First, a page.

Also called a land lease, the ground lease is one in which a tenant simply rents land, often without improvements of buildings. This is typically a net lease, with the tenant responsible for taxes, insurance and maintenance.
With ground leases, the tenant will then develop the property and build on the land. Because the tenant will need to recoup the high cost of development, most ground leases are long-term. Typical ground leases begin with at least a 40-year term, and sometimes provides for extensions.
This can be an advantageous arrangement for developers and tenants, as they avoid the cost of having to purchase the land. This is particularly true in areas with high land costs, such as downtown urban centers. Leasing also has certain tax advantages compared to purchasing.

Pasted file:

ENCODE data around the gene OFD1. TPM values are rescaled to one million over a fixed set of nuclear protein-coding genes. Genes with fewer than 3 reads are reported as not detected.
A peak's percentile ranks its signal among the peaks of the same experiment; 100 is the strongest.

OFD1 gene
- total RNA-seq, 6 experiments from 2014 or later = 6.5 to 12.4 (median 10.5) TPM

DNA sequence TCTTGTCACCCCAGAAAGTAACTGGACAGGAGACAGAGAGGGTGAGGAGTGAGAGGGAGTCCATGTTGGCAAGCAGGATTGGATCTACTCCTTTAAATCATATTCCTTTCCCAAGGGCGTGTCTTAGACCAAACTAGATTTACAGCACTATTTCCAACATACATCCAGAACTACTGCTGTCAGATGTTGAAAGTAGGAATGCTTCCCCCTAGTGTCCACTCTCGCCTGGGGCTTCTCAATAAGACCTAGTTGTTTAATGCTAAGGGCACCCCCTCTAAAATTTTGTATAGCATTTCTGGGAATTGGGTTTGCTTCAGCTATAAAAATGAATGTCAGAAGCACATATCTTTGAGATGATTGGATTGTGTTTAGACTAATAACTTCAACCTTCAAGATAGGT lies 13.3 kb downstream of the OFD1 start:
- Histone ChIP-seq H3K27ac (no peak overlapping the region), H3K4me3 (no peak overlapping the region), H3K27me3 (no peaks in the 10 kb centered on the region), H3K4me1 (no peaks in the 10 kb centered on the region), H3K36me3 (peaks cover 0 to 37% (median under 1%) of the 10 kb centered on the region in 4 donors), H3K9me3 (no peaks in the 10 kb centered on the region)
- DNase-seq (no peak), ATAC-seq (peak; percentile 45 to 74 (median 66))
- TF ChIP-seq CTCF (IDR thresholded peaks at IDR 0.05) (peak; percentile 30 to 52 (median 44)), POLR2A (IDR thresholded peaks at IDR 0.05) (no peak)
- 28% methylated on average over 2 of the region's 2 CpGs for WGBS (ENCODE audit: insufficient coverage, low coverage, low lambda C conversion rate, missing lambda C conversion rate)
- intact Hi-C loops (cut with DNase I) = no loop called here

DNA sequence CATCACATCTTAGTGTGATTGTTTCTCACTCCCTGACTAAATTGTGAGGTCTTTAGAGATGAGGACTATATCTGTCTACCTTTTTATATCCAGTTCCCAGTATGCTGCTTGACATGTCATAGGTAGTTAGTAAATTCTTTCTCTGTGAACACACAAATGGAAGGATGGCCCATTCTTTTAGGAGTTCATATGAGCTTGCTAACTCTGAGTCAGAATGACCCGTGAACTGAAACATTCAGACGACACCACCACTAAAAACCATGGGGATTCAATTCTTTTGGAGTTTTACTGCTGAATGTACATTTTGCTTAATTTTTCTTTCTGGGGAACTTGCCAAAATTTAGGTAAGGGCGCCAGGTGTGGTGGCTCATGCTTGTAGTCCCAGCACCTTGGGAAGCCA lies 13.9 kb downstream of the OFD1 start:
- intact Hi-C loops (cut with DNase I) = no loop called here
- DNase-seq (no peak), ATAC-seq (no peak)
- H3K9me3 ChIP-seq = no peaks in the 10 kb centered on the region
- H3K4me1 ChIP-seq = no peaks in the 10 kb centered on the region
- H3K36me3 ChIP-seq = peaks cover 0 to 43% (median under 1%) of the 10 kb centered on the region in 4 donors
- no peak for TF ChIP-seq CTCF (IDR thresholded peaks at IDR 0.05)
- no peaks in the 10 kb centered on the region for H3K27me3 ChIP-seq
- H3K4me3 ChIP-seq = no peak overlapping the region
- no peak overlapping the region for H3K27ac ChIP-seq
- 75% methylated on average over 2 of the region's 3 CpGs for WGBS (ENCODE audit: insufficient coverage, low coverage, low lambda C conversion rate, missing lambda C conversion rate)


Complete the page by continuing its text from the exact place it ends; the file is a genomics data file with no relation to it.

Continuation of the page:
When the ground lease expires, the entire property—including any buildings added to it—revert back to the landowner. In some cases, the ground lease may require the tenant to demolish any buildings.
For much more information, please see the Ground Lease article.
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